Thursday, March 20, 2008

Identity Creation: Food for Thought For Facebook Fans

A week and a half ago at USF, Fred Stutzman (his interesting blog is here) academic/expert on Facebook in particular, talked about the Social Networking Site that has come to dominate teen/young adult social life.

I was interested to hear Stutzman speak for many reasons: Facebook is HUGE; identity creation/formation on Facebook has interested me- like how people create what they want people to think of them, like a sort of self- advertisement, which I thought of as a negative thing; and after reading a few blogposts of his I realized how Facebook is different from other SNSs, because it is situationally relevant, since it is rooted in an offline community (that community first being college campuses).

Danah Boyd, academic/SNS analyst (her interesting blog here), talks a lot of about identity formation on SNSs in her article Why Youth Love Social Networking Sites: the role of networked publics in teenage social life, which we read before Stutzman's talk for our Davies Forum on Digital Literacy class. In this article, she says, "...SNSs are providing teens with a space to work out their identity and status, make sense of cultural cues, and negotiate public life." She continues later on in this essay with, "the process of learning to read social cues and react accordingly is core to being socialized into a society...". The act of creating a virtual presence is surely different from creating one through our bodies- the digital process involves self-reflexivity through its articulation. So this was a new way that I thought about identity creation on SNSs before hearing Stutzman speak.

He said about identity creation that we are "writing ourselves into being," making decisions about what is going to represent us, and "creating commonalities," like hometown, interests, etc. He said Facebook is three things: a directory, a social management space, and a time- waster. He broke down the kinds of relationships SNSs create and what they mean. In our human relationships, we have strong ties, and we have weak ties. The strong ties are our family and close friends. The weak ties are our coworkers, acquaintances, etc. Strong ties are important of course, but weak ties are also important, he said.

He addressed the idea of the Social Network "friend." Who are these friends? How valid are our relationships with them? SNSs are changing the idea of friendship perhaps. Boyd says friends' profiles for teens provide a sense of what types of presentations are socially appropriate, and also that SNS friends are not just people one knows, but "public displays of connections. 'You are who you know'."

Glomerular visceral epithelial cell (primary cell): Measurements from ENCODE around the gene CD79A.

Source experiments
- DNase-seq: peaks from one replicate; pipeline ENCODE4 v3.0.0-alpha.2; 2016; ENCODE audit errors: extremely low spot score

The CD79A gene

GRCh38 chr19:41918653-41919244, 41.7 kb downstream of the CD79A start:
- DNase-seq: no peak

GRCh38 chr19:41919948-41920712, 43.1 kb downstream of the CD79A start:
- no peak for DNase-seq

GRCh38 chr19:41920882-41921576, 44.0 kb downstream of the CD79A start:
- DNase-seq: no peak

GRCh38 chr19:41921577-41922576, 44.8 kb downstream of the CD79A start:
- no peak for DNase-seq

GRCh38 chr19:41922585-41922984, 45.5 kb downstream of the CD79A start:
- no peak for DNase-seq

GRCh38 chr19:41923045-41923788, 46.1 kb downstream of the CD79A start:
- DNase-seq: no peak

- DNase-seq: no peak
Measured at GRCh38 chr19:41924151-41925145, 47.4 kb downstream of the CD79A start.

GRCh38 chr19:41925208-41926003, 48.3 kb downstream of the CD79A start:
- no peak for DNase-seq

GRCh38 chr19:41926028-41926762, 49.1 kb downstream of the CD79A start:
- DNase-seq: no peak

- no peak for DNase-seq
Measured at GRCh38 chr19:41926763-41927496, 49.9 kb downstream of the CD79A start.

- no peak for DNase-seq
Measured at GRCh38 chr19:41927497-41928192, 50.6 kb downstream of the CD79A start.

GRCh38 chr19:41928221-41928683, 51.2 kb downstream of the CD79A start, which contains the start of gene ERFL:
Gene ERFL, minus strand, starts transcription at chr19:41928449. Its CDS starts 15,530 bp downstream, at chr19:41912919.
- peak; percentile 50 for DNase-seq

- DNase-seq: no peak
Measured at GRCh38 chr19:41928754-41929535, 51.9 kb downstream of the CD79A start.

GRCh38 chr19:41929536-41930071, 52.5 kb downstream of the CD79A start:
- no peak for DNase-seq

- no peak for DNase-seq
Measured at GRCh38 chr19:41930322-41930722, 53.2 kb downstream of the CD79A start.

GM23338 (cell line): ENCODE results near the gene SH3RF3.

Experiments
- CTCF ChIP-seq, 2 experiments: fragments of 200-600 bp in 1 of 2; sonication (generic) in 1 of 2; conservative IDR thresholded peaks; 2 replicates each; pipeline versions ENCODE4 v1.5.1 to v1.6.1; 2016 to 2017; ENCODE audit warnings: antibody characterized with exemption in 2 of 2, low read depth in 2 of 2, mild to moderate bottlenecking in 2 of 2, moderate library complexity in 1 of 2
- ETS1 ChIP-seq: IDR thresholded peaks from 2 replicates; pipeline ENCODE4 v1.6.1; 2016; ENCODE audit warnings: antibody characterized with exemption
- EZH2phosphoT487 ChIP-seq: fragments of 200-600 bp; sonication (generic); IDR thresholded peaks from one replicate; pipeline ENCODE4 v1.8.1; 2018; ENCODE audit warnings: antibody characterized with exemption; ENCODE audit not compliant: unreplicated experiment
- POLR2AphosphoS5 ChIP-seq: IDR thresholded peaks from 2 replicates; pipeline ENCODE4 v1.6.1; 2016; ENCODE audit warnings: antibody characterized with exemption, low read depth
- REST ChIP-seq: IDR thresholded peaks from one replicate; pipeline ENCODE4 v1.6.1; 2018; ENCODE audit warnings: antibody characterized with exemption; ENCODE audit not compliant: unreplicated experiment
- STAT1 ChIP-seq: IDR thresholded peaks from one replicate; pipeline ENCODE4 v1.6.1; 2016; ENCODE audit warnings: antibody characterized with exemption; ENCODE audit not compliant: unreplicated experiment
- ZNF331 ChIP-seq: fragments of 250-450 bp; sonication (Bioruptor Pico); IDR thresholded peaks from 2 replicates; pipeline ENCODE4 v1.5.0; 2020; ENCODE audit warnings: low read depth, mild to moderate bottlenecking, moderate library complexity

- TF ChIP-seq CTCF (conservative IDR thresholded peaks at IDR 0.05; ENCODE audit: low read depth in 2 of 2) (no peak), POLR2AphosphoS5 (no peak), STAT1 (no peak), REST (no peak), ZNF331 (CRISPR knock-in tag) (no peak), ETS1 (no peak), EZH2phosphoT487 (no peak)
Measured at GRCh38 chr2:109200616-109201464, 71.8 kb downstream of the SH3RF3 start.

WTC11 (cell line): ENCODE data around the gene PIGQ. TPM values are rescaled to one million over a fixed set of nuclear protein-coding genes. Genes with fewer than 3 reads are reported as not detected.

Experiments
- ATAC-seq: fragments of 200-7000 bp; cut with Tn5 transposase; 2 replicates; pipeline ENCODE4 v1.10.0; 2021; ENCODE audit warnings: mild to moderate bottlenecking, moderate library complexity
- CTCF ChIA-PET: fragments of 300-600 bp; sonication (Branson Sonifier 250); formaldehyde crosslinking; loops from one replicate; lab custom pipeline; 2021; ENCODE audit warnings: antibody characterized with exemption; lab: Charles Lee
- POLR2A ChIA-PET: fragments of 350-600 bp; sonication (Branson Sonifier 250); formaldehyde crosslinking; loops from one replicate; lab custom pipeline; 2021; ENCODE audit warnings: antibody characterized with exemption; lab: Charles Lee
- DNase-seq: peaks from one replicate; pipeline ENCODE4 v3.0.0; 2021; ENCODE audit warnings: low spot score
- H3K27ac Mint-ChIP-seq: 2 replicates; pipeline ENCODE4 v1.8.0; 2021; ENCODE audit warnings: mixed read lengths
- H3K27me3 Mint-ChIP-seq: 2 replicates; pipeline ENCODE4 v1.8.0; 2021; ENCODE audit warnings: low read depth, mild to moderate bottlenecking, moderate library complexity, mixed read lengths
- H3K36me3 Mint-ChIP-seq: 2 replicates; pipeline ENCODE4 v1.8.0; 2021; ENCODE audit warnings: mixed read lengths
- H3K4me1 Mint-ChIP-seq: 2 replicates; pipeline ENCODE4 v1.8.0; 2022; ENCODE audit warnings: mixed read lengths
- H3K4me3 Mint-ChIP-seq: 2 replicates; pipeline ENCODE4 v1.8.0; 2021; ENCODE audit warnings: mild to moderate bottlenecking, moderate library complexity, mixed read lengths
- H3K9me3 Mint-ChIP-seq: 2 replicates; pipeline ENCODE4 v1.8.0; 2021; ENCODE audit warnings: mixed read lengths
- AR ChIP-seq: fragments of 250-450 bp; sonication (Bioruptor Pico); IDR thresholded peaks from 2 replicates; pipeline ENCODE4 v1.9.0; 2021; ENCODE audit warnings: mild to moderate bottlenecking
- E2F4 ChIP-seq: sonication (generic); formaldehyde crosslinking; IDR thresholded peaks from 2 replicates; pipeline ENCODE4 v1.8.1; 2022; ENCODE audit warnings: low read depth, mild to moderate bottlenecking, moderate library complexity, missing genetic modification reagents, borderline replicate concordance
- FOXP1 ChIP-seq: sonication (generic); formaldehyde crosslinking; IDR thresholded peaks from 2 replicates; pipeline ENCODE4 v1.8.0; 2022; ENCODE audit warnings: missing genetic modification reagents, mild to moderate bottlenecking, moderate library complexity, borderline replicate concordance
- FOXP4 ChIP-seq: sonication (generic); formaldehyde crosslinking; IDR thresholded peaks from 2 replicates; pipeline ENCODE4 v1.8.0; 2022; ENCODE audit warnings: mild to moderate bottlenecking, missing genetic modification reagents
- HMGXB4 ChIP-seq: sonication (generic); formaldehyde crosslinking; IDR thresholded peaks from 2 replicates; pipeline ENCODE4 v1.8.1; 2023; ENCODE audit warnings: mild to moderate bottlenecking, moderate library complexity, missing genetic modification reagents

One issue users encountered with Facebook is that before the controversial introduction of the "mini feed,"users had one idea of what their "friendships" meant, and an idea of what their privacy was. Now, after the mini feed has been introduced, friendship means 'welcome to the stream of my life' (since the mini feed updates a user on the online Facebook actions of all their friends). So now a person would know everything that all of their "friends" were doing all of the time, even if they didn't necessarily want to.

Another issue Stutzman mentioned that Facebook users have is figuring out how to make the transition from college to the workplace, as far as what is appropriate to have on your profile. I am interested in this, as I have recently thought about the idea of "cleansing" my profile in preparation for job navigation. Stutzman said there are all sorts of "social negotiations" going on as we leave old friends and make new ones. Facebook allows for new opportunities for friendships to emerge as there are all sorts of "vectors for connection." This issue of transitioning social situations online and off is interesting too because his research shows when we create content on our profiles, we conceive that it is our close friends who are looking at our profile the most. But then the question looms in the air, 'what if my boss sees it somehow?' Cleansing is a precaution in these cases. But also, more interestingly, what if you are close friends with your boss?

So the whole idea of identity creation Boyd and Stutzman have a LOT to say about. Stutzman asked the questions, "Are we just ourselves? Are we creating new selves?" And Stutzman's company ClaimID lets you control your Google identity. Don't like what comes up when you google your name? Check this company out. Stutzman ended the talk with an eerie thought, "ID is interesting because it's sort of one of the last unclaimed territories." I encourage you to read more at Boyd's blog, apophena - making connections where none previously existed- and Stutzman's blog, Unit Structures.

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